Apple loyalists might well recall the 2017 introduction of the iPhone X, where actual availability slipped from September to November as a result of subsequent production glitches. Contract manufacturer Foxconn was forced to report a 39 percent decline in Q3-2017 profitability principally attributed to unplanned idle labor capacity and production timing at its factories designated to produce the tenth anniversary model. In that same Q4 2017 period, Apple had initially forecasted the need for upwards of 40 million units for the crucial holiday fulfillment quarter, and actual demand turned out to be closer to 28 million units.

Not many suppliers are that flexible, especially in the current very uncertain COVID-19  impacted global economy.

Once again, the burning question is how many consumers, despite their loyalty to Apple, will be willing or able to shell out upwards of $700 to $1000 plus for a new iPhone?

The Journal report notes that upwards of two-thirds of high-end iPhone sales originate in Europe and the U.S., with both now hit hard by the effects of the virus on employment and economic conditions not seen for decades. As of this week, 30 million Americans have filed for government unemployment benefits.

Some Apple watchers have opined that the company may hold-off on releasing the newer more expensive models until demand or the global economy picks up again, which is anyone’s guess.

 

Product Management and Supply Chain Challenges

The WSJ report indicates that Apple engineers cannot fly to China at this point, because of work at home restrictions. Thus, engineering verification processes are limited to remote operations, and any problems with the factory are taking more time than under normal circumstances. As global economies begin to gradually open over the coming weeks or months, international air travel will present significant challenges requiring many to likely to continue with online based meetings.

As this blog has indicated in prior high tech and consumer electronics focused advisories, component disruptions and subsequent supply shortages continue to ripple up and down supply networks. While Apple has undoubtedly huge clout and influence with suppliers and contract manufacturers, COVID-19 may or may not turn out to be a different force.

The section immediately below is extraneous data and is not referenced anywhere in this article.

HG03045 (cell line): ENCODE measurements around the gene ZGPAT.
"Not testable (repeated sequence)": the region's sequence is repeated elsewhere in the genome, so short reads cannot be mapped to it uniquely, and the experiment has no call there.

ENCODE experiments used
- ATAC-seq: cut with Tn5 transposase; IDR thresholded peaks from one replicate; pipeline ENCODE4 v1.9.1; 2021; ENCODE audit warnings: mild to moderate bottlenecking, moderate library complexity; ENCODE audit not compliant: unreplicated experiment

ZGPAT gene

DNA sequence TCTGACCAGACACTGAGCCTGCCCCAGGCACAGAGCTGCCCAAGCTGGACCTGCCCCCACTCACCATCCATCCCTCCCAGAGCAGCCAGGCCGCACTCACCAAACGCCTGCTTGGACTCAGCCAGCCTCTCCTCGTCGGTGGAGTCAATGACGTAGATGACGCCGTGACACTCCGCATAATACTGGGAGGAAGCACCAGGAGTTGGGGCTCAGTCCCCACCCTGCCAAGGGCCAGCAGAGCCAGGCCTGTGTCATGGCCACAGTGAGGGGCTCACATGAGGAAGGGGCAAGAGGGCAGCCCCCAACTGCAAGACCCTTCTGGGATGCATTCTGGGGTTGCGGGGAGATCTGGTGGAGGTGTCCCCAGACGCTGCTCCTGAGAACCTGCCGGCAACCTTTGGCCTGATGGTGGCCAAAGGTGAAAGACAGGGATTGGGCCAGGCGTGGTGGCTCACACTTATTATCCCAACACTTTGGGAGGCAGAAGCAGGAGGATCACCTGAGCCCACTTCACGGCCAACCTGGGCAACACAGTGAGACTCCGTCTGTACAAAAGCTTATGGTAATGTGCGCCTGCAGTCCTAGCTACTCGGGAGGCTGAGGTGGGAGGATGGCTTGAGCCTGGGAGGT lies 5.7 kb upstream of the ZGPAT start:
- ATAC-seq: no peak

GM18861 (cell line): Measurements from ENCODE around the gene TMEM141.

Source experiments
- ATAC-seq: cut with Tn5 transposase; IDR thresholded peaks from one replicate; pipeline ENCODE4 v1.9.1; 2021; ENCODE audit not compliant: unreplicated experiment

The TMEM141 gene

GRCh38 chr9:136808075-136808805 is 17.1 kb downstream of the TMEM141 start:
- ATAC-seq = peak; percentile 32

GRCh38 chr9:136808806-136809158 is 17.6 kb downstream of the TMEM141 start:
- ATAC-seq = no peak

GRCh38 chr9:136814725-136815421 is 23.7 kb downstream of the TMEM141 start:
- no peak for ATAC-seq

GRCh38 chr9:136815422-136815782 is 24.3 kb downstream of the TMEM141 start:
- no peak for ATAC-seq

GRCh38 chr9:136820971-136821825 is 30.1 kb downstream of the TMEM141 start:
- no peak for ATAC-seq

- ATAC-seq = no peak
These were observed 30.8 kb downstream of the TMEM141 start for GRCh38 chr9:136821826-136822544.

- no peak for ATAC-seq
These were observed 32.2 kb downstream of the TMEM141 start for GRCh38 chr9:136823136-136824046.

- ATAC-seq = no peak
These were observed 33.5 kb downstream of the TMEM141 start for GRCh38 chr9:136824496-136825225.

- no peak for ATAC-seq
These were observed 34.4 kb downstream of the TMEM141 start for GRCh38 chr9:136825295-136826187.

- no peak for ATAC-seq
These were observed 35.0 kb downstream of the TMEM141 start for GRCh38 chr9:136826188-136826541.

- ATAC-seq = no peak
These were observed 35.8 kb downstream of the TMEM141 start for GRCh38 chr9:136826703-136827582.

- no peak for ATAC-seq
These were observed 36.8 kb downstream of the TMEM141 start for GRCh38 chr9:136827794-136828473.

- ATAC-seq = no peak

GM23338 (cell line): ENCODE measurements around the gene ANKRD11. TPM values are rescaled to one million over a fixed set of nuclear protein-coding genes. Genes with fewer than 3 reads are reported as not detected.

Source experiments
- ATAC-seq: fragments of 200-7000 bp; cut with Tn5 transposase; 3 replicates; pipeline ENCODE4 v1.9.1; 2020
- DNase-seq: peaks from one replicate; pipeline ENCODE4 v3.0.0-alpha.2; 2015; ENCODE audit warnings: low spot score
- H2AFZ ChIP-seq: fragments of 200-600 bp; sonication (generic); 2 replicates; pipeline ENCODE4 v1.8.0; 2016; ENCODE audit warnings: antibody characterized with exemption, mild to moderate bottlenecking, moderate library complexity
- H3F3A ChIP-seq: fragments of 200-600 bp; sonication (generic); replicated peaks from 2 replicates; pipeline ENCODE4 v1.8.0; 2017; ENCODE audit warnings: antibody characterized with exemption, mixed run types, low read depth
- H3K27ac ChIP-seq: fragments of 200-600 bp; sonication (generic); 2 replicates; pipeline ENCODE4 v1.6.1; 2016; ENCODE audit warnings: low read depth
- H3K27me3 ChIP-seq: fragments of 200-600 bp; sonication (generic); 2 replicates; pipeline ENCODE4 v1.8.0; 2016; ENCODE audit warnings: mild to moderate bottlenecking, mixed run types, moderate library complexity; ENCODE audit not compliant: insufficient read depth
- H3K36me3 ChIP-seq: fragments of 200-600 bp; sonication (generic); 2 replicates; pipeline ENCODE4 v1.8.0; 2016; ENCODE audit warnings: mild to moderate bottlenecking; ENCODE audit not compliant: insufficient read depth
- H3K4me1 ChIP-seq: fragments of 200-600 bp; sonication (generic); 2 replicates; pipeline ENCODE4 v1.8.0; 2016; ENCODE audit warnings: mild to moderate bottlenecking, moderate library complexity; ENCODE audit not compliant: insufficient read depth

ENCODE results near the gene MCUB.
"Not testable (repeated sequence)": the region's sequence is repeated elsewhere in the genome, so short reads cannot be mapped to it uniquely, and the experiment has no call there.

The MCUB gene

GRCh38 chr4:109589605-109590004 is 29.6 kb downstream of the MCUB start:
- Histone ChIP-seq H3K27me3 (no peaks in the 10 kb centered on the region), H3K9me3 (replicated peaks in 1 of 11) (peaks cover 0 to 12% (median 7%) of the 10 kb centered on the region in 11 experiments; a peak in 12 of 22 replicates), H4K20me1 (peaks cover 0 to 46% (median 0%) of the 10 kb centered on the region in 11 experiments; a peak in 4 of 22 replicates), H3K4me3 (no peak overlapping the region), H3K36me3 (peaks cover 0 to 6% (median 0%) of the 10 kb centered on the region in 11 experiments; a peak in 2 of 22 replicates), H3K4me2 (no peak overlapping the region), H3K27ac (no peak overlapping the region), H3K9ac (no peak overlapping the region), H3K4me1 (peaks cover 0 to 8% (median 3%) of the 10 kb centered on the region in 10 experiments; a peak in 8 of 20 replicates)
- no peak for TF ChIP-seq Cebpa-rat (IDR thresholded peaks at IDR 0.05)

Regarding the planned September release, the WSJ indicated the prime contract manufacturing services provider Foxconn has halted hiring at the main iPhone assembly facility in Zhengzhou. The Financial Times reported that the Zhengzhou facility was cutting staff.

Least we further mention that unlike 2017, the air freight, air lift and global transportation capabilities are expected to be far different than that of 2017. The risk of volume production extending to October and November will likely require creative solutions for expedited movement of finished iPhones.

Finally, we add the ongoing geo-political tensions specifically involving China and the U.S. with the recent tariff escalations and now, the notions and aftereffects of COVID-19 adding to more tensions, as well as consumer buying loyalties. Our latest blog highlighting Foxconn’s entry into semiconductor vale-chain will likely add to these backdrop tensions as Apple navigate the political tightrope.

 

The Takeaway

Once again we can alert our readers that Apple’s product management and supply chain aggressiveness culture seems alive and well, willing to test what others may be reluctant to do.

While the report card of previous efforts is mostly good; added product complexity and multiple new product introductions have shown vulnerabilities, and now warrants continued observation.

Let us observe how Apple responds in the coming months.

Bob Ferrari